ANKARA (Reuters) - The head of Iran’s top clerical body has died after lying in a coma for months, leaving a gap in the only institution that has the authority to elect and dismiss the country’s Supreme Leader.
The death of 83-year-old Ayatollah Mohammad Reza Mahdavi Kani, reported by Iranian media, is unlikely to spark any direct policy change or jockeying for power, officials and analysts said.
But with the health of Supreme Leader Ayatollah Ali Khamenei also under scrutiny after he underwent prostate surgery last month, any changes in the body that will choose his successor are sensitive and closely watched.
Under Iran’s constitution, in case of the death, resignation, or dismissal of the leader, the Assembly of Experts has to take steps “within the shortest possible time for the appointment of the new leader”.
Created after the 1979 Islamic Revolution, the assembly has never exercised its right to dismiss a leader, but it has turned into a potential arena for competition between rival factions in Iran’s complex power structure.
Some analysts believe that securing a majority in the assembly when it is next elected in early 2016 would help reinforce the position of supporters of President Hassan Rouhani, a pragmatist who has steered Iran into delicate negotiations with the West over the country’s disputed nuclear programme.
Iran is seeking the removal of international sanctions designed to curb the programme and prevent it from developing a nuclear bomb. It denies any such ambition, and says it needs atomic power to generate electricity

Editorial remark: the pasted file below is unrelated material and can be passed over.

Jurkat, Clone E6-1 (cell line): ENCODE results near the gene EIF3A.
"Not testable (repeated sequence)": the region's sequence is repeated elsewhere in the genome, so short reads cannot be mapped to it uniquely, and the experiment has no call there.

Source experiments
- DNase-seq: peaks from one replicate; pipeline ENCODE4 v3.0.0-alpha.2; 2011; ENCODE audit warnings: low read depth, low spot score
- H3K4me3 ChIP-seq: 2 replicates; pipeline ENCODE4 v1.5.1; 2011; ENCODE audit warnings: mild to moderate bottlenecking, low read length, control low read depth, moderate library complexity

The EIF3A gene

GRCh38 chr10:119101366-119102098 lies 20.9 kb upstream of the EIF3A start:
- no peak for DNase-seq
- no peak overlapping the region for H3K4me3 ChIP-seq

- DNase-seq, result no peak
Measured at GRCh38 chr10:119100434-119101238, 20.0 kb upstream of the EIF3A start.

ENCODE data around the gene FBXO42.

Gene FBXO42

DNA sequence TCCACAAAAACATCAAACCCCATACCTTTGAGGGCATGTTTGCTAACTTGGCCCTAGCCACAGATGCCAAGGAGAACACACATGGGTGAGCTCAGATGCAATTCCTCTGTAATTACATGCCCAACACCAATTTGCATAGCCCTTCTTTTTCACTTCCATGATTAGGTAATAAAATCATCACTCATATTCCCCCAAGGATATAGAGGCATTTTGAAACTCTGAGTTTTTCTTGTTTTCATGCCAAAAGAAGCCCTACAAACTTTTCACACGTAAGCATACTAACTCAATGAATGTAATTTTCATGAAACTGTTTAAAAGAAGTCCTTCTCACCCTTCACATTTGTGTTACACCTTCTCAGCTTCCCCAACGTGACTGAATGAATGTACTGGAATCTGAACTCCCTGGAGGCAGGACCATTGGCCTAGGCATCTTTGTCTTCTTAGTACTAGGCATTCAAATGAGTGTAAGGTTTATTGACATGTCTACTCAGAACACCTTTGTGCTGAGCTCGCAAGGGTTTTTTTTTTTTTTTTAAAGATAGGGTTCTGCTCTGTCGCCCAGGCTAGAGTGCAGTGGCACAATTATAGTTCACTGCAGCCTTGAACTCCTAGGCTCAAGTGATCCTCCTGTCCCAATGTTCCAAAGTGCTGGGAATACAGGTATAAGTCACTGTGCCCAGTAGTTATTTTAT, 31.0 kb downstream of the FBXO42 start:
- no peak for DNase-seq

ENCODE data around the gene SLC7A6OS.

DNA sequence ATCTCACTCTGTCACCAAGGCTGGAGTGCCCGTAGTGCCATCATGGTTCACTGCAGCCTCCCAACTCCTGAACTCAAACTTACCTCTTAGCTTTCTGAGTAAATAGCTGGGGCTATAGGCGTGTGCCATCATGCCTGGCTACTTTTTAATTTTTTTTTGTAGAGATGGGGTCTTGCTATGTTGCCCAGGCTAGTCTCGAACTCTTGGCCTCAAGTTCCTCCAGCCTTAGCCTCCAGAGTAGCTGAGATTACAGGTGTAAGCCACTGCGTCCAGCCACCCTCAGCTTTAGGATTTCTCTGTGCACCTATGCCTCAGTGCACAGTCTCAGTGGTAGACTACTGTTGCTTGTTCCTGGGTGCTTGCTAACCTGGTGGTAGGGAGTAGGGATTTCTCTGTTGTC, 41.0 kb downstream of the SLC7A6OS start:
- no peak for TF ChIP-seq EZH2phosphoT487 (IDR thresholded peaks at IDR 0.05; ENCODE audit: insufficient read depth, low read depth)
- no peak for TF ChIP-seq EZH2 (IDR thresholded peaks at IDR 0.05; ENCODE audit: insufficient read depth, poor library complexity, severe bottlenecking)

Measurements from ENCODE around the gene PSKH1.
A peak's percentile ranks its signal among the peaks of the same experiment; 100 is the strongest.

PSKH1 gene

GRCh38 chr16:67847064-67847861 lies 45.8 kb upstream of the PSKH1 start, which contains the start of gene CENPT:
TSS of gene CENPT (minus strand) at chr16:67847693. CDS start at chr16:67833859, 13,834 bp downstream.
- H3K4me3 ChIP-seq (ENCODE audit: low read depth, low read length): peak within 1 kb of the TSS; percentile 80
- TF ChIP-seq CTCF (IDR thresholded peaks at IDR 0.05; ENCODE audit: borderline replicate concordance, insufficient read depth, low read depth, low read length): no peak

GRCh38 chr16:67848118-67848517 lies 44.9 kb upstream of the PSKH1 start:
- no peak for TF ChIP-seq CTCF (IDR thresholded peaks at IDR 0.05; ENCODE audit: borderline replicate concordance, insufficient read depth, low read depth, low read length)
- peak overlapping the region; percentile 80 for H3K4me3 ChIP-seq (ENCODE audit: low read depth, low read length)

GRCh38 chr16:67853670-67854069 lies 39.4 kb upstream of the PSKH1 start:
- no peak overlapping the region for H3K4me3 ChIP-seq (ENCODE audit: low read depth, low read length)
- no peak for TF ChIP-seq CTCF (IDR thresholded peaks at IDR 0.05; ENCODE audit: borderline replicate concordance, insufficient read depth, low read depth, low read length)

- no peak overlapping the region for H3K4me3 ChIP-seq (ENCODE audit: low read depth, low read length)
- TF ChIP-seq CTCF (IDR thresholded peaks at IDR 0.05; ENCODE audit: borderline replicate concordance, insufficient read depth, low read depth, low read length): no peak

“If pragmatists and moderates can secure a majority in the upcoming parliamentary and the Assembly elections, surely they will have an upper hand in Iran’s political arena,” said political analyst Mansour Marvi. Parliamentary elections are also due in 2016.
In March, hardline cleric Ayatollah Ahmad Jannati warned of “a plot to take over the Assembly of Experts”, reflecting fears among the supreme leader’s loyalists that they could lose their grip on power.
Such an outcome would upset the balance of forces that Khamenei has sought to cultivate in the past 25 years. Since taking over in 1989 from Ayatollah Ruhollah Khomeini, founder of the Islamic Republic, he has sought to ensure that no group, including among his own conservative allies, gains enough power to challenge his status.
Khamenei controls the judiciary, the security forces and the Guardian Council which vets laws and election candidates, as well as public broadcasters and foundations that own much of the economy.
Analysts said that following the death of Kani, prominent cleric Ayatollah Mahmoud Hashemi-Shahroudi would continue as acting chairman of the Assembly of Experts, whose 86 clerics are elected by the people every eight years.
Along with the Assembly, Iran’s elite Revolutionary Guards are also expected to play a major role in selecting the next Supreme Leader. The Guards, who answer directly to Khamenei, have become more assertive in politics in recent years.
Writing by Parisa Hafezi; Editing by Mark Trevelyan